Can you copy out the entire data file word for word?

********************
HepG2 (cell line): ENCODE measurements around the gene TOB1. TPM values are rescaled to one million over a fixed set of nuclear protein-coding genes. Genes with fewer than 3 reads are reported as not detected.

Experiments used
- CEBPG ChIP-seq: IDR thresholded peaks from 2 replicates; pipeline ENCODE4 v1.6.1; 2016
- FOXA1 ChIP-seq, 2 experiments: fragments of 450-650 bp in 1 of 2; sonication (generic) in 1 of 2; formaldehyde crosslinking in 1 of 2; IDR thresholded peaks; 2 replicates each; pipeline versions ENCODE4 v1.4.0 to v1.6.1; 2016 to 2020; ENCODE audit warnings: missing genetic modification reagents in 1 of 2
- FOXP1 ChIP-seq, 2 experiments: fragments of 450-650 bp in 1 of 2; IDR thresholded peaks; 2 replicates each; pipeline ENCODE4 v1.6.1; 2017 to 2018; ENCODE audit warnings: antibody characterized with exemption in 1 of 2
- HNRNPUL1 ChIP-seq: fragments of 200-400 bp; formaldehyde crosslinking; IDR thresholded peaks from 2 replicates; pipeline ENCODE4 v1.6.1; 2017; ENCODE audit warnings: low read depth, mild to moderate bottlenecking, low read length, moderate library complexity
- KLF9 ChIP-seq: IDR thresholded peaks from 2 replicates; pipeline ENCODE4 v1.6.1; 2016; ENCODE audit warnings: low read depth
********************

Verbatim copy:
HepG2 (cell line): ENCODE measurements around the gene TOB1. TPM values are rescaled to one million over a fixed set of nuclear protein-coding genes. Genes with fewer than 3 reads are reported as not detected.

Experiments used
- CEBPG ChIP-seq: IDR thresholded peaks from 2 replicates; pipeline ENCODE4 v1.6.1; 2016
- FOXA1 ChIP-seq, 2 experiments: fragments of 450-650 bp in 1 of 2; sonication (generic) in 1 of 2; formaldehyde crosslinking in 1 of 2; IDR thresholded peaks; 2 replicates each; pipeline versions ENCODE4 v1.4.0 to v1.6.1; 2016 to 2020; ENCODE audit warnings: missing genetic modification reagents in 1 of 2
- FOXP1 ChIP-seq, 2 experiments: fragments of 450-650 bp in 1 of 2; IDR thresholded peaks; 2 replicates each; pipeline ENCODE4 v1.6.1; 2017 to 2018; ENCODE audit warnings: antibody characterized with exemption in 1 of 2
- HNRNPUL1 ChIP-seq: fragments of 200-400 bp; formaldehyde crosslinking; IDR thresholded peaks from 2 replicates; pipeline ENCODE4 v1.6.1; 2017; ENCODE audit warnings: low read depth, mild to moderate bottlenecking, low read length, moderate library complexity
- KLF9 ChIP-seq: IDR thresholded peaks from 2 replicates; pipeline ENCODE4 v1.6.1; 2016; ENCODE audit warnings: low read depth